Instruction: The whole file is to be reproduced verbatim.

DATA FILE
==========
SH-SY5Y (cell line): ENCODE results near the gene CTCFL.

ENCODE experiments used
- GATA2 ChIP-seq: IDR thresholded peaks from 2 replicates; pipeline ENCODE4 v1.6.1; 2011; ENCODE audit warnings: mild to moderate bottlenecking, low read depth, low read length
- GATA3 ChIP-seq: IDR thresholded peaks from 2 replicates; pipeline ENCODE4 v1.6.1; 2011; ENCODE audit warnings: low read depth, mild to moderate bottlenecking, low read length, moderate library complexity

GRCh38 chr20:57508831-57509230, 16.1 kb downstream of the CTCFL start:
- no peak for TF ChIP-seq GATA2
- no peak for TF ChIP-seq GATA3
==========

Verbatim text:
SH-SY5Y (cell line): ENCODE results near the gene CTCFL.

ENCODE experiments used
- GATA2 ChIP-seq: IDR thresholded peaks from 2 replicates; pipeline ENCODE4 v1.6.1; 2011; ENCODE audit warnings: mild to moderate bottlenecking, low read depth, low read length
- GATA3 ChIP-seq: IDR thresholded peaks from 2 replicates; pipeline ENCODE4 v1.6.1; 2011; ENCODE audit warnings: low read depth, mild to moderate bottlenecking, low read length, moderate library complexity

GRCh38 chr20:57508831-57509230, 16.1 kb downstream of the CTCFL start:
- no peak for TF ChIP-seq GATA2
- no peak for TF ChIP-seq GATA3